A hub gene, that is a gene which is among the most highly connected within a module, is likely to be tightly involved in the regulatory mechanisms of all those genes with which it is tightly co-expressed. The identification of common sequence motifs in a module and the integration with other biological metadata such as mRNA databases, protein and metabolic networks can add to our understanding of these networks.

          In this study we have generated a condition-free co-expression network to shed light on the rather poorly annotated chicken genome through the investigation of clusters of highly co-expressed genes. We have determined putative functions and possible regulatory mechanisms. The network is available on IntegromeDB public database (http://​integromedb.​org/​) under the present manuscript title.


          We used 1,043 publically available Affymetrix GeneChip Chicken Genome Array hybridization results (Additional file 1: Table S1) to construct a condition-free, gene co-expression network using the Weighted Gene Correlation Network Analysis (WGCNA) algorithm. We identified 15 clusters of highly co-expressed genes (modules) containing 2,087 (24%) genes from the 8,650 most variable genes used to construct the network. The resulting network was sparse with 48,827 gene connections out of a maximum of approx. 37.4 million pairwise connections. The resulting network is presented in Figure 1.

          Figure 1

          Cytoscape view of chicken co-expression network. The nodes are coloured by their module association.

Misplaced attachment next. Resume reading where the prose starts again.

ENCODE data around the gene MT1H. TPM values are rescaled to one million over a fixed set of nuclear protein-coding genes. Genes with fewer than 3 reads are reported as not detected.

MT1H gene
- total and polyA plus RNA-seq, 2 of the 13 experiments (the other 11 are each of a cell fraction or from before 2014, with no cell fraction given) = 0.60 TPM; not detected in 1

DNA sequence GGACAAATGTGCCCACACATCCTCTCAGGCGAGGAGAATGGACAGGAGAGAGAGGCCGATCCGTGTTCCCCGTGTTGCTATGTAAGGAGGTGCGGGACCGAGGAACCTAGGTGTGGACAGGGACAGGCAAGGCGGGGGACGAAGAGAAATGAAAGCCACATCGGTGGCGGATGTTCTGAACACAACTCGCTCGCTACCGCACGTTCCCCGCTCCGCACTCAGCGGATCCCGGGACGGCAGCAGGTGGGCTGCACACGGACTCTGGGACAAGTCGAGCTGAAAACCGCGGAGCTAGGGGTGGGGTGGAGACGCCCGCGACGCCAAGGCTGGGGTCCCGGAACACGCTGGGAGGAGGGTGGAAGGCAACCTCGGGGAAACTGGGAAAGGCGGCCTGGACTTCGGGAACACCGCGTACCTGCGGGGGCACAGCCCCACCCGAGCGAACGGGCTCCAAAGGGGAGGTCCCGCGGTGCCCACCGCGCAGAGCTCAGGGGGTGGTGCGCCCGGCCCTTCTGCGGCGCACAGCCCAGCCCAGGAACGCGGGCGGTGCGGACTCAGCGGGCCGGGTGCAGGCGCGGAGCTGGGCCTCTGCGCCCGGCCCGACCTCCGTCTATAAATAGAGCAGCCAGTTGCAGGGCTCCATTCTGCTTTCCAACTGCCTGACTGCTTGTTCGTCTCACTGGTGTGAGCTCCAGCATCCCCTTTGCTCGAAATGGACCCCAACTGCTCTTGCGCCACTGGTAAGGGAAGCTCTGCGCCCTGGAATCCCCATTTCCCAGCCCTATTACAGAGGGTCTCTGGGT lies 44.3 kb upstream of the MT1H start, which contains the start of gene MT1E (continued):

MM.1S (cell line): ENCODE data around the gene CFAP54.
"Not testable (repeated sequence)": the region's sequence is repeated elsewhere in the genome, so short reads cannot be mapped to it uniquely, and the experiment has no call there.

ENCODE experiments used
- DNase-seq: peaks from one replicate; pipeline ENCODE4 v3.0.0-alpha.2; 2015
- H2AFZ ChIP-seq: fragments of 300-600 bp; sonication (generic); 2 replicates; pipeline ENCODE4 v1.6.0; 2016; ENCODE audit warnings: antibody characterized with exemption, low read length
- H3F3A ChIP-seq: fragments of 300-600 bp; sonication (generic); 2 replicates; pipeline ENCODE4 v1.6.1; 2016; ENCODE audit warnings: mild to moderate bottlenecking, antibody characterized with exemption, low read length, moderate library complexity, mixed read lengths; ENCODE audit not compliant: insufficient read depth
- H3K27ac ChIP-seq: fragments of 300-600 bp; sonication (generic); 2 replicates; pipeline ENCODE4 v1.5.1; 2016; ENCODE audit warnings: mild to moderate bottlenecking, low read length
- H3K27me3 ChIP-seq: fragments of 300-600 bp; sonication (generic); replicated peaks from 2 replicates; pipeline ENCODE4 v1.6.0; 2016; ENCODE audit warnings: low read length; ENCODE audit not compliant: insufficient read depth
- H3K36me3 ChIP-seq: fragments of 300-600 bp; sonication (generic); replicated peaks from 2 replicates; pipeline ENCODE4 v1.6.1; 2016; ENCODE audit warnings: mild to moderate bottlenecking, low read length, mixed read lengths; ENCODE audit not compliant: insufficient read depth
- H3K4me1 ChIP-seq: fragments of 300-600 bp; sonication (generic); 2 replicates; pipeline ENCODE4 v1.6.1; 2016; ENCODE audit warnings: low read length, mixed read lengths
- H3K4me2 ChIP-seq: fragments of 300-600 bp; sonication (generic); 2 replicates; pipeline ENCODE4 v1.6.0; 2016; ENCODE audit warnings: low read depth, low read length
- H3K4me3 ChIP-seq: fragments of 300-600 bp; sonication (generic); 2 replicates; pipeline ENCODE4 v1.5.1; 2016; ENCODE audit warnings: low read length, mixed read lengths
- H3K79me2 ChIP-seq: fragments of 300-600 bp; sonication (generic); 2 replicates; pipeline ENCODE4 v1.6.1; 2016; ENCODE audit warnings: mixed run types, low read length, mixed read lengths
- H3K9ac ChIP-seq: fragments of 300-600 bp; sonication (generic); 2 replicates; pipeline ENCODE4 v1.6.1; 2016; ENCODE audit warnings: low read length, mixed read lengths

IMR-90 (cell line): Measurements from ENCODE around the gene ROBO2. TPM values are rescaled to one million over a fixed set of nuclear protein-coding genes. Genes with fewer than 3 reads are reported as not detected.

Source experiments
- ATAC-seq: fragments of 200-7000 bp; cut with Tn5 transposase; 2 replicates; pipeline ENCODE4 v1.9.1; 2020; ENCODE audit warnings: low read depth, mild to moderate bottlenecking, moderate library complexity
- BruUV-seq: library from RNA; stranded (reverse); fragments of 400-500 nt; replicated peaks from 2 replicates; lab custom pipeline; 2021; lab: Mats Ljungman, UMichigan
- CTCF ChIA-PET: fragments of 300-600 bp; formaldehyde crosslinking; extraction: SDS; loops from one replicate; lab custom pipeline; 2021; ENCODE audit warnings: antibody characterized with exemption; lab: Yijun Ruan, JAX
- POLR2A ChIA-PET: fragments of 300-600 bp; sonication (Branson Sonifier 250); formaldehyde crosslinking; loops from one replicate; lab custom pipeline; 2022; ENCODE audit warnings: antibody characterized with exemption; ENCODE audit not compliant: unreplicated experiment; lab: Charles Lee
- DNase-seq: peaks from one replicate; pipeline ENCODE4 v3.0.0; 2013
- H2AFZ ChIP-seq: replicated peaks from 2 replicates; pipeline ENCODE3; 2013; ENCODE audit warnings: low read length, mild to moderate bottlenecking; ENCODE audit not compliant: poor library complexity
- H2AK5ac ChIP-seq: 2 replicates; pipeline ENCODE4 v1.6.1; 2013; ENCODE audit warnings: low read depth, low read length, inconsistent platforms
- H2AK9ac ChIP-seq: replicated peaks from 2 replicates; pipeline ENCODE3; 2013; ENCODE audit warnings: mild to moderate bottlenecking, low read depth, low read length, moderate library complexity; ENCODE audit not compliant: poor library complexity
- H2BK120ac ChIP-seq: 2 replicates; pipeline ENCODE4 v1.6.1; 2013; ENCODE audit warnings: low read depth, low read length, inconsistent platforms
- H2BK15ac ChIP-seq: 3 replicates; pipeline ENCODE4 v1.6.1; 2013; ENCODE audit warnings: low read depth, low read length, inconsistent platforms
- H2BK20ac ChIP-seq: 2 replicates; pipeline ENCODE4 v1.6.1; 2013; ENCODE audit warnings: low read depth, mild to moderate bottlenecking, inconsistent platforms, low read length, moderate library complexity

Network structure

          Most of the 15 modules identified in the co-expression network have a high level of intra-module connectivity (as expected by the definition of a module) and low inter-module connectivity. However, four of the larger modules (1, 2, 4, and 6) possess a large number of inter-module connections and are found to contain genes involved in major cellular functions such as cell cycle, transport, extracellular components, stress response, protein processing, and DNA repair. Two further modules (9 and 12), containing genes enriched for actin cytoskeleton and alpha-catenin binding GO terms, are highly connected to module 1. Such high levels of connectivity between these three modules as well as their closely related functional enrichment, suggest that these three modules could be merged.

          We found that modules 10 and 11, enriched for genes annotated with antigen processing and immune response functions respectively, possess genes whose co-expression link the two modules together.